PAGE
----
Turbolinks makes following links in your web application faster. Instead of letting the browser recompile the JavaScript and CSS between each page change, it keeps the current page instance alive and replaces only the body and the title in the head. Think CGI vs persistent process.

This is similar to pjax, but instead of worrying about what element on the page to replace, and tailoring the server-side response to fit, we replace the entire body. This means that you get the bulk of the speed benefits from pjax (no recompiling of the JavaScript or CSS) without having to tailor the server-side response. It just works.

Do note that this of course means that you'll have a long-running, persistent session with maintained state. That's what's making it so fast. But it also means that you may have to pay additional care not to leak memory or otherwise bloat that long-running state. That should rarely be a problem unless you're doing something really funky, but you do have to be aware of it. Your memory leaking sins will not be swept away automatically by the cleansing page change any more.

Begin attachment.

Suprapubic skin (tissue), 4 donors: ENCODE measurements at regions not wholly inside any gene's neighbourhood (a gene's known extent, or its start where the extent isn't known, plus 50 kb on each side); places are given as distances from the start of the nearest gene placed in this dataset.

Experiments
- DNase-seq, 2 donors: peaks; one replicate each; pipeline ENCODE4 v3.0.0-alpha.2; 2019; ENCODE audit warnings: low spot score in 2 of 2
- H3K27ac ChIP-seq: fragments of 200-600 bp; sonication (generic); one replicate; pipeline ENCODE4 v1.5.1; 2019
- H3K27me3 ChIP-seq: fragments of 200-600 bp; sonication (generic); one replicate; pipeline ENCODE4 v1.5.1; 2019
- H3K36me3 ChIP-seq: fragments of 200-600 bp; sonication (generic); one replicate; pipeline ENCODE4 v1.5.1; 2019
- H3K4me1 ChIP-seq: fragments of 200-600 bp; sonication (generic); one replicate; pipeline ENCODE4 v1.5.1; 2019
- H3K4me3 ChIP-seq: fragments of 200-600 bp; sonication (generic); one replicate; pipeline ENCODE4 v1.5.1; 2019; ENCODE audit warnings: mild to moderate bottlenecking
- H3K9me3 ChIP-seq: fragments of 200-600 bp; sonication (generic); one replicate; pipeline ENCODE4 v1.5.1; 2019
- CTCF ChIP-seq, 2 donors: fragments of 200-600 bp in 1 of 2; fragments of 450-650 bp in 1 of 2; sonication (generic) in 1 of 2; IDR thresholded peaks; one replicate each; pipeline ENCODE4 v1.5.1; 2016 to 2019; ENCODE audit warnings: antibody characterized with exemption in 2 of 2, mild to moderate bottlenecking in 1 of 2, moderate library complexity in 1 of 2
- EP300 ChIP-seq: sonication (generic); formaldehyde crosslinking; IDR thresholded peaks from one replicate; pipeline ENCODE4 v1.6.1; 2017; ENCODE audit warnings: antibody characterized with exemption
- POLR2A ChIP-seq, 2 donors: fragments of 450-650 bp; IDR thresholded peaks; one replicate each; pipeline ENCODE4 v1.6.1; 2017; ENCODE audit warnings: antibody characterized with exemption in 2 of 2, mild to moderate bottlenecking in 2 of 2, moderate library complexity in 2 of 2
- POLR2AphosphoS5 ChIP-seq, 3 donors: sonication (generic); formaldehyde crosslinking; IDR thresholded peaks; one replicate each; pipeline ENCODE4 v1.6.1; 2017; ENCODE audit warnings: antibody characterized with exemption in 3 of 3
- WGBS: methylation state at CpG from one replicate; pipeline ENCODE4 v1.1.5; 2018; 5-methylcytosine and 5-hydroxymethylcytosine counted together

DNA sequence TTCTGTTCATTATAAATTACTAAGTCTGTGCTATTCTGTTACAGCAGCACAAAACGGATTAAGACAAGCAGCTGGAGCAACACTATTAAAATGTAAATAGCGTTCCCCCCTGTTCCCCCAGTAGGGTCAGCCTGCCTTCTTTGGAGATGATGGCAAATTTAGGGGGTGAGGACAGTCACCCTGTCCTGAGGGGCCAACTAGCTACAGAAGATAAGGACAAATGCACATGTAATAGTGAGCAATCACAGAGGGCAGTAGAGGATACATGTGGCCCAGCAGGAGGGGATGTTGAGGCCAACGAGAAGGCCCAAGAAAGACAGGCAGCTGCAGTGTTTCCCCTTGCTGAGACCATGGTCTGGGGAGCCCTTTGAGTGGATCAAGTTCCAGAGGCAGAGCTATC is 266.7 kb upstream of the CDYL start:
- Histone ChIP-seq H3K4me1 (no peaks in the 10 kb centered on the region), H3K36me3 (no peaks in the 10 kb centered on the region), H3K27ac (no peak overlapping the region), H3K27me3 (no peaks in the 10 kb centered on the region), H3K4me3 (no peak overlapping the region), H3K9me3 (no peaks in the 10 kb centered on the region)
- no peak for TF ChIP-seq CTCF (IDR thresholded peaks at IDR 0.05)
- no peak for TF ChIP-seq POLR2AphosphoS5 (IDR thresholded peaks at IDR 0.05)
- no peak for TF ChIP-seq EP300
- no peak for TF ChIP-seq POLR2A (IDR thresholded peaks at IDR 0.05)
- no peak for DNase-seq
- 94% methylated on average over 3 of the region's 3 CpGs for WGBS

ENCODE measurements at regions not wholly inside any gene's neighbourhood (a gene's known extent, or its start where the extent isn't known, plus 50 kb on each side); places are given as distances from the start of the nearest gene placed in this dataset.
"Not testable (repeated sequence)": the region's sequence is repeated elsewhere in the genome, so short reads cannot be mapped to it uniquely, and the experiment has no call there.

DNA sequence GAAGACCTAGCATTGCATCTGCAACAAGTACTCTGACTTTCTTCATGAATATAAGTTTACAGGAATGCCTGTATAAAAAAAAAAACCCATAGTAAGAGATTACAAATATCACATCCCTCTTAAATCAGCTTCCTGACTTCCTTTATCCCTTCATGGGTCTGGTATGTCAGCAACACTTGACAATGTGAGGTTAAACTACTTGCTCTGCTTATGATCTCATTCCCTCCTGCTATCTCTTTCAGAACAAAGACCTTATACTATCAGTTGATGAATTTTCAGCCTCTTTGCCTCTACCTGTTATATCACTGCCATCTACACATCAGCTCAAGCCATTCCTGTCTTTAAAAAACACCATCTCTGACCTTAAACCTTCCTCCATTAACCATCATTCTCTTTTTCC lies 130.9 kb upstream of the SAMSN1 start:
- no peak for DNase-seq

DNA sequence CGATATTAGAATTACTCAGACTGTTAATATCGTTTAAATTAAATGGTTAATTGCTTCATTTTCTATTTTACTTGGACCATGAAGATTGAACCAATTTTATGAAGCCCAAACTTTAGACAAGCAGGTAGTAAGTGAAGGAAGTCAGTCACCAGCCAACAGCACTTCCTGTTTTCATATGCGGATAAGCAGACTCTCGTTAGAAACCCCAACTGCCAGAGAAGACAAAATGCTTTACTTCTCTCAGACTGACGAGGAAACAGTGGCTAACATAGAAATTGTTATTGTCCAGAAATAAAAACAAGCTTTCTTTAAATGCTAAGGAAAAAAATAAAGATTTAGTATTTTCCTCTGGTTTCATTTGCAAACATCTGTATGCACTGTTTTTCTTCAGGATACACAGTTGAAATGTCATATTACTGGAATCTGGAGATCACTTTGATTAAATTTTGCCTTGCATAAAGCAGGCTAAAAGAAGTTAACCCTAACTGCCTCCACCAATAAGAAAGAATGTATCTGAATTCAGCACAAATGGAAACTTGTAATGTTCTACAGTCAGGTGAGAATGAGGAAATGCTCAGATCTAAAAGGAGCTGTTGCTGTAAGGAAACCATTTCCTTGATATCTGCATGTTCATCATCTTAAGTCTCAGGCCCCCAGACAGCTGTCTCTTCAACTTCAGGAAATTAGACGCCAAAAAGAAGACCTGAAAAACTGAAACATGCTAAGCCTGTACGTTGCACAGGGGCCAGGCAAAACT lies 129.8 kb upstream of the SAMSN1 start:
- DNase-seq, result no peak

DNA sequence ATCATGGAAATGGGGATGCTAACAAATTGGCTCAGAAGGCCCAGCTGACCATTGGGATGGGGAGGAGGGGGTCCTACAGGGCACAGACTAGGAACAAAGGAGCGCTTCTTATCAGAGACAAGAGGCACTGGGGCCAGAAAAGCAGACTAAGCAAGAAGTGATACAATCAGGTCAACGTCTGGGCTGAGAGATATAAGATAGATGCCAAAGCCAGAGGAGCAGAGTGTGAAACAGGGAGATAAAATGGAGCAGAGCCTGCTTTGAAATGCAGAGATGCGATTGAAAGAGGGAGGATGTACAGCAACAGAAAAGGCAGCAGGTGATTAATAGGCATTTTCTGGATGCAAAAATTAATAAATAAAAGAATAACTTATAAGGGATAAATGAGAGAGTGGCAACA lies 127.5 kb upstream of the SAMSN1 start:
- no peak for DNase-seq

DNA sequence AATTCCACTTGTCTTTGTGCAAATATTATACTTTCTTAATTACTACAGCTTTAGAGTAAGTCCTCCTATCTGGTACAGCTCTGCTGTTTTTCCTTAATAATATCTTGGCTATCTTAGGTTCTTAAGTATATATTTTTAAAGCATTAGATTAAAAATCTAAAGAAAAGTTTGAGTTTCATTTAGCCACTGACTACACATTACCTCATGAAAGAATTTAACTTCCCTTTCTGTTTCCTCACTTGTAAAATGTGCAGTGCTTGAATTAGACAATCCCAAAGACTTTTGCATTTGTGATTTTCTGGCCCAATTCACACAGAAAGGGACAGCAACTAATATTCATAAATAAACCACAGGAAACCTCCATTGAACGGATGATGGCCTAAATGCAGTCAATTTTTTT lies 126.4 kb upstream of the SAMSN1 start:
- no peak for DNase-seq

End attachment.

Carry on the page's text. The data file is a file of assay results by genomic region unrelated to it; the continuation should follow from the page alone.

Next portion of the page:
How much faster is it really?

It depends. The more CSS and JavaScript you have, the bigger the benefit of not throwing away the browser instance and recompiling all of it for every page. Just like a CGI script that says "hello world" will be fast, but a CGI script loading Rails on every request will not.

In any case, the benefit can be up to twice as fast in apps with lots of JS and CSS. Of course, your mileage may vary, be dependent on your browser version, the moon cycle, and all other factors affecting performance testing. But at least it's a yardstick.

The best way to find out just how fast it is? Try it on your own application. It hardly takes any effort at all.

No jQuery or any other framework

Turbolinks is designed to be as light-weight as possible (so you won't think twice about using it even for mobile stuff). It does not require jQuery or any other framework to work. But it works great with jQuery or Prototype or whatever else have you.


With Turbolinks pages will change without a full reload, so you can't rely on DOMContentLoaded or jQuery.ready() to trigger your code. Instead Turbolinks fires events on document to provide hooks into the lifecycle of the page:

Load a fresh version of a page from the server: * page:fetch starting to fetch a new target page * page:receive the page has been fetched from the server, but not yet parsed * page:change the page has been parsed and changed to the new version * page:load is fired at the end of the loading process.

Turbolinks caches 10 of these page loads. It listens to the popstate event and attempts restore page state from the cache when it's triggered. When popstate is fired the following process happens: